Saturday, October 5, 2013

The Qur'an and Corrective Surgical Procedures

Mrs. Quinet mentioned in class that some Islamic countries cut off the hands of thieves as a matter of Shari'ah law; I found the specific quote, on the middle of page 1017 in the Norton: "As for the man or woman who is guilty of theft, cut off their hands to punish them for their crimes. That is the punishment enjoined by God." (1017) Not to rip on Islam, but that is a pretty unambiguous commandment--if you're going to take the Qur'an as the word of God and basis of the state it seems like it would be hard to get around it.

From an areligious perspective, it shows the problem with laying out a complete, practical guide for life. Unlike, say, the Bhagavad-Gītā, which is much more ambiguous and open to interpretation, or even the New Testament, the Qur'an is filled with very explicit passages, which can much more easily become anachronistic than a more philosophical text. I think that frankly there are parts of the Qur'an, such as this and the passage that encourages men to beat their wives, which are irreconcilable with modern ideas of human rights. This creates a tricky situation, since political correctness and a healthy respect for diversity require that we tolerate other religious beliefs, and yet one of the largest religions in the world holds as the final revelation of the word of God a 1,400-year-old text that inevitably contains some 1,400-year-old injustices. Of course, the Bible and other religious texts contain comparably anachronistic passages (e.g. 1 Peter 3:7: "Husbands, in the same way, show consideration for your wives in your life together, paying honor to the woman as the weaker sex, since they too are also heirs of the gracious gift of life" (NRSV)), but since most such passages are much less prescriptive than the Qur'an, they don't stand out as much and they are more easily circumvented.


Amy Clement said...

As you mentioned in the title of your blog, corrective surgies have seen a rise in many Islamic counties. However, they are not the typical corrective surgeries that come to mind such as breast or nose augmentations. In these counties, virginity before marriage is at the utmost priority for young women and those who are not chaste until their wedding night are punished. You may be asking yourself, "How can they tell?" Well, they believe that an intact hyman dictates virginity. This is a horrible indicator, because some women are born without them or break them doing things such as horseback or bike riding. The fear of punishment is so severe that some women opt to have surgery to repair the hyman or put one in place.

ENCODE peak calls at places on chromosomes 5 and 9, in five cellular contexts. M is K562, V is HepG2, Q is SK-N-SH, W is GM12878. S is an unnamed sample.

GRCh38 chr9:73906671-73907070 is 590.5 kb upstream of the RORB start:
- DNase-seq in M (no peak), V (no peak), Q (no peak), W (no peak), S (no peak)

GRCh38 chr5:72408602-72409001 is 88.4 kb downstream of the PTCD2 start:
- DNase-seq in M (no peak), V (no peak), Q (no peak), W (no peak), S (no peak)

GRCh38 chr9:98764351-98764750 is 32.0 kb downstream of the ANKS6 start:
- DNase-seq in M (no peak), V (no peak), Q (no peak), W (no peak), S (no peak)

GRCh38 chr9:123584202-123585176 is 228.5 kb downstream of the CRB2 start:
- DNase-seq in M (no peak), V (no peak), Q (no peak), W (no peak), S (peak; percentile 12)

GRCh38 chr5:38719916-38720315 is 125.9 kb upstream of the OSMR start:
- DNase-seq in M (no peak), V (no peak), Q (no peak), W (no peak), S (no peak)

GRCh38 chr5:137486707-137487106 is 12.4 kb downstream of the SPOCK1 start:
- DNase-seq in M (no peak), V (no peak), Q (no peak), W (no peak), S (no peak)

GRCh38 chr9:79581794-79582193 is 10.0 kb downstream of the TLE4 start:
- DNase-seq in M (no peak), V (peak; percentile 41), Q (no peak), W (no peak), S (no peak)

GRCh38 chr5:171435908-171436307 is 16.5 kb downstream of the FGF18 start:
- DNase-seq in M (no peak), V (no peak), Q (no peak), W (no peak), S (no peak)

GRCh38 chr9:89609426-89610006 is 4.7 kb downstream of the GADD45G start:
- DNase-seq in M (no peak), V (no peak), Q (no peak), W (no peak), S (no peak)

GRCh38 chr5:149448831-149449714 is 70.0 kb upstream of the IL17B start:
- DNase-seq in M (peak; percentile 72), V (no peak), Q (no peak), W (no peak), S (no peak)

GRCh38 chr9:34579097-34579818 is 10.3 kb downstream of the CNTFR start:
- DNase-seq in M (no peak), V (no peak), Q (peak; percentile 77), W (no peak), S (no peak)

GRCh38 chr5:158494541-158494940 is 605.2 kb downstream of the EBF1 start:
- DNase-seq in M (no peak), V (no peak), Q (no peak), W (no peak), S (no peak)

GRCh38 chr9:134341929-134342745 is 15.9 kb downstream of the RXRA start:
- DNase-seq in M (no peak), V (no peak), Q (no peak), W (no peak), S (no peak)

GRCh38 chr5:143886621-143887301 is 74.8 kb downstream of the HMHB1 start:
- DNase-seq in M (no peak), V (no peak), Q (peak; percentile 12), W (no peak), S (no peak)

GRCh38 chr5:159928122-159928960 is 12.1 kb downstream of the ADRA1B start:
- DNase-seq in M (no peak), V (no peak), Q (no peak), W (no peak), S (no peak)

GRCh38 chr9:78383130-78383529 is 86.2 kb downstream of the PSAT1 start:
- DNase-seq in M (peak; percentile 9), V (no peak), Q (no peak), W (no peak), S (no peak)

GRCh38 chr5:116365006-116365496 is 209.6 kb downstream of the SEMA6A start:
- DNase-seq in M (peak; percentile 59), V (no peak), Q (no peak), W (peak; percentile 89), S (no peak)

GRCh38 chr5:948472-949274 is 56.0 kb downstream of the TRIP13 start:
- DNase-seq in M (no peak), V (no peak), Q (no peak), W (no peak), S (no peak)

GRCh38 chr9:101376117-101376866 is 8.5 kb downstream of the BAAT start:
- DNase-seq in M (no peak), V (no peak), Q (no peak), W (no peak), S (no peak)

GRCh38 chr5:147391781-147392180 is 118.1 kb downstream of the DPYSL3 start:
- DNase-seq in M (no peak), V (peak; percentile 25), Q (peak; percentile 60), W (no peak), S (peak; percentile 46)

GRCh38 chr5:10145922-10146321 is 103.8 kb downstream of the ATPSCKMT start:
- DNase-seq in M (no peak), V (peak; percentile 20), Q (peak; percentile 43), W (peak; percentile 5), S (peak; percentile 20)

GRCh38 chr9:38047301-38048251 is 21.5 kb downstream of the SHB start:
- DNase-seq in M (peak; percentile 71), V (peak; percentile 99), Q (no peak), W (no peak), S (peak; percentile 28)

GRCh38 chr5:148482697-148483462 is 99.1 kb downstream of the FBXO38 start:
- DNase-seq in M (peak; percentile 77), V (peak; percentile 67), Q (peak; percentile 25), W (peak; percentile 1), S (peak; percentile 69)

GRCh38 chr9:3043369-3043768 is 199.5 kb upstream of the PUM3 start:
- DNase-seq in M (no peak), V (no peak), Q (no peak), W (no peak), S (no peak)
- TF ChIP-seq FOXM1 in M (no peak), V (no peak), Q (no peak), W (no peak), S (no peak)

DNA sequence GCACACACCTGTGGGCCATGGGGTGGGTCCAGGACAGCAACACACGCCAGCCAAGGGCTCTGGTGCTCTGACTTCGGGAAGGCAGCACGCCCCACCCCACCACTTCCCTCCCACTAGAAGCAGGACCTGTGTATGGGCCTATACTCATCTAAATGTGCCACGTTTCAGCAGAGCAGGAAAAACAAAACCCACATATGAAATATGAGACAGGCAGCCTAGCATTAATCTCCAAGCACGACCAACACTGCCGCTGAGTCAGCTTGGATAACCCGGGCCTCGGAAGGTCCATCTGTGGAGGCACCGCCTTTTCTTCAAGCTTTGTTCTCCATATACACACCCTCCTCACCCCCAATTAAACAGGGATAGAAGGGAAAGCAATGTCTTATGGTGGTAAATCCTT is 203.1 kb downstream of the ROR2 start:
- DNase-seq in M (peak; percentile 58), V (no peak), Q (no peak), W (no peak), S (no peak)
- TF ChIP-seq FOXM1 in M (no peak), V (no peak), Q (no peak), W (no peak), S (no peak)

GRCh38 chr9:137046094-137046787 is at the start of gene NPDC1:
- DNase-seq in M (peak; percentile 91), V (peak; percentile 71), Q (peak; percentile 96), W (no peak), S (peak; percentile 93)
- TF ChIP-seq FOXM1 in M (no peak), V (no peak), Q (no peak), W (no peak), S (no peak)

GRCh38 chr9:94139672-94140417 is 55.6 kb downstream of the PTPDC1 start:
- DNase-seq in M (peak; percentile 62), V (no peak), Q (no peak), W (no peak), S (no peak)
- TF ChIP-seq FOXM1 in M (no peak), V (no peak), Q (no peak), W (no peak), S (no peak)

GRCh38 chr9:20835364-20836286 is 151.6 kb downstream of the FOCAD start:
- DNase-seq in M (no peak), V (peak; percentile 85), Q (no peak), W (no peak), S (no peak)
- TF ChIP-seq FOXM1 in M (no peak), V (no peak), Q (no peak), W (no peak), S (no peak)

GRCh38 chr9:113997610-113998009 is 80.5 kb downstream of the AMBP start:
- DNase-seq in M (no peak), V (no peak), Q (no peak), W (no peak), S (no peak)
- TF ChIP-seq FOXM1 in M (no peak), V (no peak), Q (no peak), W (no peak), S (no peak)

Miranda Martinez said...

I think it also depends on the upbringing of those practicing the religion. We, as non-Muslims, see Islam as an extreme more than they do - to them it probably seems natural. An old friend of mine is a devote Muslim, and she knew she would have an arranged marriage, but she was okay with it. She explained to me that in her culture it was something to be expected, and never questioned. Even though it bothered me, I was impressed with her devotion to both her culture and religion. I mean, it must be pretty hard to practice such a demanding religion in a completely different environment. However, she did state that she never considered the majority of devote Muslims to be extremists. After what Amy said, though, I must admit that many of their beliefs create "extremist" attempts to maintain their faith.

Brooke M. Hathaway said...

I completely agree with you Ian that the issue with religious texts, such as the Qur'an, is its inability to change with the times. What applied centuries ago certainly doesn't apply to modern times. Back in the day people believed Earth to be the center of the universe. We now know that isn't the case. These specific texts don't leave room for progression in society, science, or many other aspects of life.